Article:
The journey from Australia to Greece is far from an easy one. You spend a whole day on air and when you arrive, you need a couple more to adjust. Imagine doing that just for the weekend.

Zoi Petalidou did just that: on Friday 2 February, she got off work, went to the airport, made the long journey, and on Monday she was back to work.

In the meantime, she got to be among the 140,000 people who flocked the Syntagma square to protest against the negotiation talks between Greece and the Former Yugoslav Republic of Macedonia.

“I experienced the most beautiful thing that any Greek soul can offer, by just doing my duty,” she says. “Because this is how I seet it. As my duty and what my soul needed.”

The protest itself exceeded her expectations. “It’s hard to put into words,” she says, describing how she was one of the first to arrive, still exhausted from the arduous flight and the fact that she’d been working till the last minute, but was also one of the last to leave Athens’ central square.

Zoi Petalidou, while traveling from Melbourne to Athens.

“Greek people were shouting, crying, singing along with me,” she remembers.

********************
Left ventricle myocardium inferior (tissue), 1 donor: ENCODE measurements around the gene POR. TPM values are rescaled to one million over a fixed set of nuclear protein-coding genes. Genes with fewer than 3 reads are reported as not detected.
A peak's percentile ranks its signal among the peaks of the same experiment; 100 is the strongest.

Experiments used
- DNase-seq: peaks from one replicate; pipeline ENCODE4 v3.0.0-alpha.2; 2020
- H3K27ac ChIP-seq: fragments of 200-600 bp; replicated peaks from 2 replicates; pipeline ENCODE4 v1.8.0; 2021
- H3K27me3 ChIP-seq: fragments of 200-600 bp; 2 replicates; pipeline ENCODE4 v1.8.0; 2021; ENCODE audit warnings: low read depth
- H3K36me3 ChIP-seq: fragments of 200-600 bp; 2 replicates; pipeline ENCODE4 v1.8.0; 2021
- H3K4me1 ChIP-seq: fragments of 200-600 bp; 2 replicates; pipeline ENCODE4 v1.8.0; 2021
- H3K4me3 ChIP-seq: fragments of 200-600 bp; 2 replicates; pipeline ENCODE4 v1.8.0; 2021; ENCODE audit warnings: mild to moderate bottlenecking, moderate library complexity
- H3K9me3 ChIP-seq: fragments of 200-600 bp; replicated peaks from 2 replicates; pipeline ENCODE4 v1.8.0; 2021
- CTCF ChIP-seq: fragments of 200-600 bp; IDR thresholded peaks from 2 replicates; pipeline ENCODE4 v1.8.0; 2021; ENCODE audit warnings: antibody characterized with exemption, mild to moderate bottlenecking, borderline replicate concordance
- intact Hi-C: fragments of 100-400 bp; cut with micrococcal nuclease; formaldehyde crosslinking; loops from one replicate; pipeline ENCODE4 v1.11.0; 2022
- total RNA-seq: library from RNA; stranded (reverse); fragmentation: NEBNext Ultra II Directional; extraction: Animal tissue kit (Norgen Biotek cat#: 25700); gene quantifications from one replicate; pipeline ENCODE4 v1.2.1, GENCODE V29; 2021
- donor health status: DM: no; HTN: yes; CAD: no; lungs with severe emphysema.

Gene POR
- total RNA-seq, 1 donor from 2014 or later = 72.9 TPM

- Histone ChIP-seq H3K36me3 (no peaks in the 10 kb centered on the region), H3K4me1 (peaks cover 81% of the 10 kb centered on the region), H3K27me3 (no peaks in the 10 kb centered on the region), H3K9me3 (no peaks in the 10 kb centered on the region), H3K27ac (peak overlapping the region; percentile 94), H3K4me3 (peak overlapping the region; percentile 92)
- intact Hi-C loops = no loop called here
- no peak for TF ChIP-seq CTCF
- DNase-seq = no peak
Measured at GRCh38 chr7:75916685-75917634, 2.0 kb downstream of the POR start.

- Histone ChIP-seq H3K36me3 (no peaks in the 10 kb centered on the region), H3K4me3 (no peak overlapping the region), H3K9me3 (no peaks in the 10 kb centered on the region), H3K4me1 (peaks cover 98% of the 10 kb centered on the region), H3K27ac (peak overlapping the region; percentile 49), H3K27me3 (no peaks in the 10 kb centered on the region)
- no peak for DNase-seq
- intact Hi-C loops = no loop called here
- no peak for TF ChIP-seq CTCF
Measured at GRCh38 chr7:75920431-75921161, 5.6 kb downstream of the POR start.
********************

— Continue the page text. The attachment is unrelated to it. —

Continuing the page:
“It was a beautiful spring day, it was something unprecedented. Sunday passed very quickly.”

Her decision to do this unusual weekend trip came on the spur of the moment.

“I go wherever I can, whenever my country needs me,” she says, and notes that there were others like her, coming from all parts of the world, although not for such a brief stay.

“I would do this in a heartbeat,” she says, pointing to her background as a proud Macedonian of Pontian origins, born in Thessaloniki.

“Now it’s time for the Melbourne rally,” she says. “I will be there alongside all the people who organised the first successful protest for Macedonia on the 21st January.

Our joy and emotions are beyond words, because we just know what unites us and we fight for it, overcoming obstacles and people who want to undermine our actions with vague and unfounded accusations,” she added.